Shehzada Mufaddal Saifuddin had also filed Civil Application No. 4339 of 2016 before the Hon’ble Gujarat High Court praying for an order that the petition filed by Syedna Qutbuddin Saheb be disposed of as abated and praying that the Charity Commissioners be directed to proceed with Change Reports.
Upon the sad passing away of the 52nd Dai al-Mutlaq of the Dawoodi Bohra community Syedna Mohammed Burhanuddin Saheb in January 2014, a succession dispute arose between Syedna Khuzaima Qutbuddin Saheb, Mazoon for 50 years and Shehzada Mufaddal Saifuddin. Syedna Qutbuddin Saheb filed a suit in the Hon’ble Bombay High Court for a declaration that he was the anointed successor of the 52nd Dai al-Mutlaq and, therefore, the 53rd Dai al-Mutlaq. Syedna Qutbuddin Saheb also filed petitions before the Hon’ble Gujarat High Court pertaining to a large number of Waqfs and Trusts of which the Dai is the Sole Trustee.
Syedna Taher Fakhruddin Saheb’s Chamber Summons in the Hon’ble Bombay High Court to be substituted as Plaintiff in the Suit filed by Syedna Qutbuddin is scheduled for hearing and final disposal by the Hon’ble Justice Shriram on the 7th of December 2016.
Our Scholar Tahera Qutbuddin gave this public lecture in September 2015 as part of “Sayings, Sermons, and Teachings of Imam Ali: Islamic Wisdom and Universal Values,” an invited talk in the public lecture series “Islam in Conversation” for the Office of Religious Life: Muslim Life Program at Princeton University.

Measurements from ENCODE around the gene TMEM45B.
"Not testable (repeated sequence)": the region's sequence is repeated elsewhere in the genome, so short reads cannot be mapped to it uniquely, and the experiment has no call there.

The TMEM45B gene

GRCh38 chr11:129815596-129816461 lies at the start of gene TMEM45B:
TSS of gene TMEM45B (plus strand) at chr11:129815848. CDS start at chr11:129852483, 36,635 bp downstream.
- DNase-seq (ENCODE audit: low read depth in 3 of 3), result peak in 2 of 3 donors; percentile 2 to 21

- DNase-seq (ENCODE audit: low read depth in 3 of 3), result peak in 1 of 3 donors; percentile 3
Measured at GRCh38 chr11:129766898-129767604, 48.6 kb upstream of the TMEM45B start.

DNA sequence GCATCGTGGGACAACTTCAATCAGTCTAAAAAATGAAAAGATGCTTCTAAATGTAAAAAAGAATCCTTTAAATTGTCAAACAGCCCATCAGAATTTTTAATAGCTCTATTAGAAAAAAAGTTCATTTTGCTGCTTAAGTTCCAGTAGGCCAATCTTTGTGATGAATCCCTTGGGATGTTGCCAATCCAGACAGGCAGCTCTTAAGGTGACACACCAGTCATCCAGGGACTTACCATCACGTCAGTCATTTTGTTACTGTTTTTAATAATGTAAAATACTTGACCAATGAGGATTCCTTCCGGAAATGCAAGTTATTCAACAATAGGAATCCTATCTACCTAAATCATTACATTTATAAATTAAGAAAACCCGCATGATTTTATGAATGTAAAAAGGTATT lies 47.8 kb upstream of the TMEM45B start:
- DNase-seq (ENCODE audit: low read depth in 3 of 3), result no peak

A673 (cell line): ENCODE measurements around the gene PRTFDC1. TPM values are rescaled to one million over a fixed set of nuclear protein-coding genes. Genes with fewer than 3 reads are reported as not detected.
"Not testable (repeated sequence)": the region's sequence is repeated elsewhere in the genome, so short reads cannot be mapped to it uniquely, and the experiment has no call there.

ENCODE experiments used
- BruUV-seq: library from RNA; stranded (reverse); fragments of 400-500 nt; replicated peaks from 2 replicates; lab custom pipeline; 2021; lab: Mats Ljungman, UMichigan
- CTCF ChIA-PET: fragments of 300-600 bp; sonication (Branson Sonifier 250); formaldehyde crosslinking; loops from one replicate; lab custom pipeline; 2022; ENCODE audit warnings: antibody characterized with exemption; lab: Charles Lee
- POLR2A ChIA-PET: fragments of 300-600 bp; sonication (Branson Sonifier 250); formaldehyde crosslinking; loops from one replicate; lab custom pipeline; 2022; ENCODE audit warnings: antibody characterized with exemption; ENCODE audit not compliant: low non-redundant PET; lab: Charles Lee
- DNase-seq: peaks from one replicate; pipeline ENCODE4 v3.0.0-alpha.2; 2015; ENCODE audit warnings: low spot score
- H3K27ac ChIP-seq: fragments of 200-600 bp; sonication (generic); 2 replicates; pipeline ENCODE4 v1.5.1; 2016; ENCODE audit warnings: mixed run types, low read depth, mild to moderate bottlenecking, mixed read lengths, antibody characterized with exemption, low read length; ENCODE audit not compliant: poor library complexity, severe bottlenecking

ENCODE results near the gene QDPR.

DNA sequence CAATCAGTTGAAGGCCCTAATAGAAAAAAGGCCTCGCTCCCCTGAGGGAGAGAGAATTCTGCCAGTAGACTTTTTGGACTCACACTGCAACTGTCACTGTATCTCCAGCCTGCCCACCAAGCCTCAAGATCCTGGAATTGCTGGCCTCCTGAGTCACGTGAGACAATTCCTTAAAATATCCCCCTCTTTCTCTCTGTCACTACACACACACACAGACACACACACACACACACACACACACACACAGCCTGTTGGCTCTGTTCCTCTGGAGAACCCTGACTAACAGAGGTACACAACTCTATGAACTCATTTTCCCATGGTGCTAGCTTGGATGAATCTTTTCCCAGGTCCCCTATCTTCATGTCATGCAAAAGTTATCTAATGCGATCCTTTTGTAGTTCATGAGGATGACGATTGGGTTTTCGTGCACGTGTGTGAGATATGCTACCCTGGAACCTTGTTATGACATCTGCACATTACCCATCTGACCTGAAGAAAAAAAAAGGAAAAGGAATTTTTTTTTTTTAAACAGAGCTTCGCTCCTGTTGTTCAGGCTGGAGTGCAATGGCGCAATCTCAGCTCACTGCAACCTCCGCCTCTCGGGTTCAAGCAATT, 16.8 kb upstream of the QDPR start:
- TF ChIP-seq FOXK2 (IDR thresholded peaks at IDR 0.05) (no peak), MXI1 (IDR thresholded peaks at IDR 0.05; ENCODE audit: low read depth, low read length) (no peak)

Tahera Qutbuddin is Associate Professor of Arabic Literature, The University of Chicago, and a Scholar with Virtue, Happiness, & the Meaning of Life.
The Chamber Summons filed by His Holiness Syedna Taher Fakhruddin TUS was listed to be heard by the Hon’ble Bombay High Court on October 19, 2016. The matter did not get heard for paucity of time during the day, and on October 20, 2016 our advocates mentioned the matter before the Hon’ble Bombay High Court, when the Hon’ble Court directed that the chamber summons be listed for Directions on November 15, 2016, after the Diwali vacation.
The date for hearing the Chamber Summons filed by His Holiness Syedna Taher Fakhruddin TUS, in the Hon’ble Bombay Court has been fixed for 19th October 2016 by the Hon’ble Justice K. R. Shriram.
The Chamber Summons seeks the substitution of Syedna Taher Fakhruddin as the Plaintiff in the Suit filed by his predecessor His Holiness the Late Syedna Khuzaima Qutbuddin RA against Shehzada Mufaddal Saifuddin.